New Transparent Film Used to Make Solar Panels for Homes
November 4, 2010 12:53 PM
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Thin, transparent material makes a film capable of absorbing light and generating electricity
U.S. Department of Energy's
Los Alamos National Laboratory and
researchers have created
that can absorb light and generate electricity over large areas, which could be used to design transparent solar panels.
Mircea Cotlet, leader of the study and a physical chemist at Brookhaven's Center for Functional Nanomaterials (CFN), and Hsing-Lin Wang, co-author of the study and a researcher in the Chemistry Division at Los Alamos, have fabricated these new thin, transparent films in an effort to improve the use of solar panels.
These new transparent films are semiconducting polymers "spiked" with fullerenes, which are round,
that consist of 60 carbon atoms. Researchers created a a flow of water droplets across a layer of polymer-fullerene solution. When the water evaporated, the materials then self-assembled into micron-sized hexagonal-shaped cells. The film ends up looking like a honeycomb, and researchers were able to develop reproducible films that spanned several square millimeters of area.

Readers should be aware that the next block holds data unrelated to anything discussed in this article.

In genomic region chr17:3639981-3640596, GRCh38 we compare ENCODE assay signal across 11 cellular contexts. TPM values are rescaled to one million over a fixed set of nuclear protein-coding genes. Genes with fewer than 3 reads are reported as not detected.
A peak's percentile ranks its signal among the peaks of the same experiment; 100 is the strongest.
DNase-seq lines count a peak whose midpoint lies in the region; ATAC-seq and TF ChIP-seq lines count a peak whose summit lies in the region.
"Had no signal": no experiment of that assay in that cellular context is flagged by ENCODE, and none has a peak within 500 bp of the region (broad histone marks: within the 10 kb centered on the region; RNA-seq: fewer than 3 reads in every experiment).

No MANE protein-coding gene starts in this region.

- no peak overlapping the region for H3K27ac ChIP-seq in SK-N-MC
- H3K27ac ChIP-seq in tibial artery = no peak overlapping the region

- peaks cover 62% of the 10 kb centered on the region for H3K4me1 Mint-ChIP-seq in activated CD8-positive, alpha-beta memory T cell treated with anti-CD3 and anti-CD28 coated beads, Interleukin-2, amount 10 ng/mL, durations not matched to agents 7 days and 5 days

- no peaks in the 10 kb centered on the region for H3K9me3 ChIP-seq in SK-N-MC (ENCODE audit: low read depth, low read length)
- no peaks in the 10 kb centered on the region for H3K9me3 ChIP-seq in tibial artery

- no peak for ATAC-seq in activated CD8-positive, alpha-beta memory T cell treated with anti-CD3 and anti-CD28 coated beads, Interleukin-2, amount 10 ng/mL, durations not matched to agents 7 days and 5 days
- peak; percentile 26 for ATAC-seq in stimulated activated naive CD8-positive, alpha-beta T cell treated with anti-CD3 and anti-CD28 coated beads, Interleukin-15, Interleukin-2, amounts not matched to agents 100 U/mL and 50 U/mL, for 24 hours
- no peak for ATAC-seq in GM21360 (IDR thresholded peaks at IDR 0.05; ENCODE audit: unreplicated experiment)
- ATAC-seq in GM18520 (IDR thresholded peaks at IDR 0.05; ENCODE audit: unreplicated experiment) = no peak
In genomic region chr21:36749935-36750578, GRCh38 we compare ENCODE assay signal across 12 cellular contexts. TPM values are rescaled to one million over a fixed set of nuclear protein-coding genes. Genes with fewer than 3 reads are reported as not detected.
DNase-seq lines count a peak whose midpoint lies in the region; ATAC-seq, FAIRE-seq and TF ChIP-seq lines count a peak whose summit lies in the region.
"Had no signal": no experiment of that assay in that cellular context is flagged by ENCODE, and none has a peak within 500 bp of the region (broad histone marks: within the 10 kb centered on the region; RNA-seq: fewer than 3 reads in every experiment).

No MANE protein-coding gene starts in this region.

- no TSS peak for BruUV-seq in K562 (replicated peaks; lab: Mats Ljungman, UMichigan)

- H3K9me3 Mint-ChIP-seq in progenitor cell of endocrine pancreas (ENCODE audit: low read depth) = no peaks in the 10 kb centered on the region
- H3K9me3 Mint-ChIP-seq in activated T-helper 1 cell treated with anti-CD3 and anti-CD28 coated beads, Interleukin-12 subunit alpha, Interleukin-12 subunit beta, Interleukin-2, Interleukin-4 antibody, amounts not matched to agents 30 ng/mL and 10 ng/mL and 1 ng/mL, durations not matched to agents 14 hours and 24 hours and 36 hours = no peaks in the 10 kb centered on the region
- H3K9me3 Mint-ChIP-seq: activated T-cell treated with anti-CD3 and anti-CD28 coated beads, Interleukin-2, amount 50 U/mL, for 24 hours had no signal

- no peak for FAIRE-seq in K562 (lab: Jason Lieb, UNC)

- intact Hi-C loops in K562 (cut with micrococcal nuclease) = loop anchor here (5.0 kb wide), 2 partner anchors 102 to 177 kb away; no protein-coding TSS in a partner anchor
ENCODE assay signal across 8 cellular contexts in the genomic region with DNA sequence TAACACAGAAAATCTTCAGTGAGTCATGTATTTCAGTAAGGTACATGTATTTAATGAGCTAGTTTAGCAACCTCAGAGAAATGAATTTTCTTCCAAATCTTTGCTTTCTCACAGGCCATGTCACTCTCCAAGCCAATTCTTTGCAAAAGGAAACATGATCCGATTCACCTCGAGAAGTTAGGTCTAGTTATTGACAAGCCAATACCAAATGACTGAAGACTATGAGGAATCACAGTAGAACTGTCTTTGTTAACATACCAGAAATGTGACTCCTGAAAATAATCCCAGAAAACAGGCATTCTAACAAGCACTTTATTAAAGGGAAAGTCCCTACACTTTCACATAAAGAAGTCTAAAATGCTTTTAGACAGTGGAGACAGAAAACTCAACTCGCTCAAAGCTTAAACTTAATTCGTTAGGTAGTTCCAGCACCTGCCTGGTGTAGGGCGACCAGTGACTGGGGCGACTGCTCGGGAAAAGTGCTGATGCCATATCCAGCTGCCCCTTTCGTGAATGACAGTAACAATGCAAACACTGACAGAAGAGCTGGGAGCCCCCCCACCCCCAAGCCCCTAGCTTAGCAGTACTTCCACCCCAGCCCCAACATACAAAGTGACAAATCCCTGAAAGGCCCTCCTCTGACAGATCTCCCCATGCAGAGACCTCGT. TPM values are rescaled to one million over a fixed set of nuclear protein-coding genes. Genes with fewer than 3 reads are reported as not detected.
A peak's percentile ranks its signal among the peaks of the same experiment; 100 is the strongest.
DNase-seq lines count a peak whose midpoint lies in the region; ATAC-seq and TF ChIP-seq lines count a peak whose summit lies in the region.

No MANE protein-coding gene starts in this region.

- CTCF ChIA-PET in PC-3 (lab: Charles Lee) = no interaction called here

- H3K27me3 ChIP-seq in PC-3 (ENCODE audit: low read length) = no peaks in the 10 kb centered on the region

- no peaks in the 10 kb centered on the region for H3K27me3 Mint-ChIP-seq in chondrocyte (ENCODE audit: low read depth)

"Though such honeycomb-patterned thin films have previously been made using conventional polymers like polystyrene, this is the first report of such a material that blends
and fullerenes to absorb light and efficiently generate charge and charge separation," said Cotlet.
The films are transparent because the edges of the hexagons contain polymer chains that are packed together tightly while the center of these hexagons have thin and loosely packed polymer chains. The closely packed edges are capable of absorbing light and generating electricity.
"Potentially, with future refinement of this technology, windows in a home or office could generate solar power," said Wang.
Researchers hope to use these transparent films to create brand-new types of optical displays,
energy-generating solar panels
for windows and other large-scale applications.
"Imagine a house made with windows made of this kind of material, which, combined with a solar roof, would cut its electricity costs significantly," said Cotlet. "This is pretty exciting."
was published in
Chemistry of Materials
on November 1.
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RE: Another big meh
11/4/2010 4:26:28 PM
I think this article should have been geared more towards giant government offices and skyscrapers. The US government and big corporations have access to the capital they need for large efficiency improvements and are able to finance it over 20+ years with little risk and a solid ROI. Obviously with current solar economics there aren't that many places where it would work, but like someone said before, right now it is cost viable in some places.
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